3 Reasons Burpee Penalties Damage Your Gym
Burpee penalties are a common occurrence in CrossFit Affiliates worldwide. Late to class? Burpees. Left equipment out? One like = one burpee.
But are they really the best way to create positive behaviour change in your members? After all, that’s all you’re trying to do – use punishment to remove an unwanted behaviour.
Here are three reasons burpee penalties might not be the best option.
- To the human psyche, a penalty makes it ok to break the rules. You do the crime, you do the time. After your burpee penalty, you’re now back on ‘even standings’, and there are no lingering negative emotions that will act to prevent you breaking the rules again. The knowledge of knowing you’ve let someone down is a much more powerful dissuader for repeat offence than a few burpees.
- People should respect the guidelines set down for them because they care about the environment and culture. They should have a sense of ownership. So many people refer to their Affiliate as their ‘second home’. They should follow the rules because of this sense of ownership, not because they’re trying to avoid a penalty. If this respect and ownership isn’t there, it’s the culture that needs addressing, not the punishment.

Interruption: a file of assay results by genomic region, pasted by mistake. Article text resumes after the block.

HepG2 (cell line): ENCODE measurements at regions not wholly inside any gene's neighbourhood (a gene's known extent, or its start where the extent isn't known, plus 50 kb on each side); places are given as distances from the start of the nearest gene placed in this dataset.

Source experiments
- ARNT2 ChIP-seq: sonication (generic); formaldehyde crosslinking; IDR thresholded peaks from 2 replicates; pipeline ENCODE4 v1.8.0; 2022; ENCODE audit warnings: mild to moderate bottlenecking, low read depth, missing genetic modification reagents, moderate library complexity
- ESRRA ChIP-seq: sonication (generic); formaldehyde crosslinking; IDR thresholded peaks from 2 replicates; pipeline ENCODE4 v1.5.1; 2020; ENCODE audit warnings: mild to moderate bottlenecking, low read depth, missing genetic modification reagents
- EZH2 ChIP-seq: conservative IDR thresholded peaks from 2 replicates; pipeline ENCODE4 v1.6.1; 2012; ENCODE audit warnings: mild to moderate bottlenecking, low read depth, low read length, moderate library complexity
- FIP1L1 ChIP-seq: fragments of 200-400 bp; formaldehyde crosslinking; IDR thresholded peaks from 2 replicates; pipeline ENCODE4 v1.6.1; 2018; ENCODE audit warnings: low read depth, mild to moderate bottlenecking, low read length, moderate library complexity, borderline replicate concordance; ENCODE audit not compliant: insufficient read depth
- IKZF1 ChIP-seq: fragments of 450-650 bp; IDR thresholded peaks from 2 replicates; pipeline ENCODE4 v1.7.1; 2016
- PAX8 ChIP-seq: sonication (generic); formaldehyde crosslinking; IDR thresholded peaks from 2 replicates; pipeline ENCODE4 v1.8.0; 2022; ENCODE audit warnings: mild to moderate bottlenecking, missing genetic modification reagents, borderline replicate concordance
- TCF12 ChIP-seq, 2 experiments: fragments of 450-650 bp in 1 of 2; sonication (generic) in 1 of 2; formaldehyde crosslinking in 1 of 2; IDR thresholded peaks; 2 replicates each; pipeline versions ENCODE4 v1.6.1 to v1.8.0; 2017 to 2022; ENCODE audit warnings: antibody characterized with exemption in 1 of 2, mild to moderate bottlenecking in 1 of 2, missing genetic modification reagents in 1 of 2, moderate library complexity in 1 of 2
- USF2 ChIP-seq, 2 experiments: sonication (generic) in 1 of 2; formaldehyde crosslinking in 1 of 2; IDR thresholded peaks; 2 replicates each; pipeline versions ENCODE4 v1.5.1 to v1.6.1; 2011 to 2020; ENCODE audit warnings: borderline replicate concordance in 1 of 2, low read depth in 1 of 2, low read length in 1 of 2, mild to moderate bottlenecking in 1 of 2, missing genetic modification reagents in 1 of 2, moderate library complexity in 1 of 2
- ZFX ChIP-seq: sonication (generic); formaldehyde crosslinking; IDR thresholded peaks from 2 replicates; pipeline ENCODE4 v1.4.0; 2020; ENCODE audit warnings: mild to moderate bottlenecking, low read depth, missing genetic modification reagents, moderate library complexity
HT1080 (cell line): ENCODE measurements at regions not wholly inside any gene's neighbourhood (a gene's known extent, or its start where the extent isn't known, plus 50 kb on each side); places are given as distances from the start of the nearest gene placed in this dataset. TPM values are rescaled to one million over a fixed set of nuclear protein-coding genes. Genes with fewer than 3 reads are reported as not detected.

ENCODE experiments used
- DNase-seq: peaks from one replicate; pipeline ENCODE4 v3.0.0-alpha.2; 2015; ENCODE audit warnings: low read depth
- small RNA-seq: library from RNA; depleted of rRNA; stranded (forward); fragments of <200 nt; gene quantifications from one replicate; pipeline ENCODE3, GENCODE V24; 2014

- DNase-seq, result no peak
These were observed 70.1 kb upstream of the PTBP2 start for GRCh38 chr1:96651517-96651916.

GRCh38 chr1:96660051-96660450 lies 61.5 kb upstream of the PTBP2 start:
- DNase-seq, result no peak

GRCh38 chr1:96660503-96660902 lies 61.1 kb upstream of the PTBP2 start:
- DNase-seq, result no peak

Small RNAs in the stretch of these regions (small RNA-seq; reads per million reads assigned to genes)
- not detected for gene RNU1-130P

- Using exercise as a punishment positions exercise as something that should be avoided – particularly with kids. Surely a lot of the dislike that CrossFitters have for burpess comes from the fact that they’ve been used as a punishment to be avoided. We should be fostering a love of exercise and positioning it as a reward, not a punishment.
So what’s the alternative? Communication. If members have respect for the owner of their Affiliate, a quick chat explaining the importance of sticking to the rules should suffice. Let them know that it’s important to you that the guidelines are followed, and explain why they should be followed, and how it will improve the overall experience for them and their peers.
Culture is everything. Create the right one and you wont need burpee penalties.
Dan Williams is the Director of Range of Motion and leads a team of Exercise Physiologists, Sports Scientists, Physiotherapists and Coaches. He has a Bachelor of Science (Exercise and Health Science) and a Postgraduate Bachelor of Exercise Rehabilitation Science from The University of Western Australia, with minors in Biomechanics and Sport Psychology.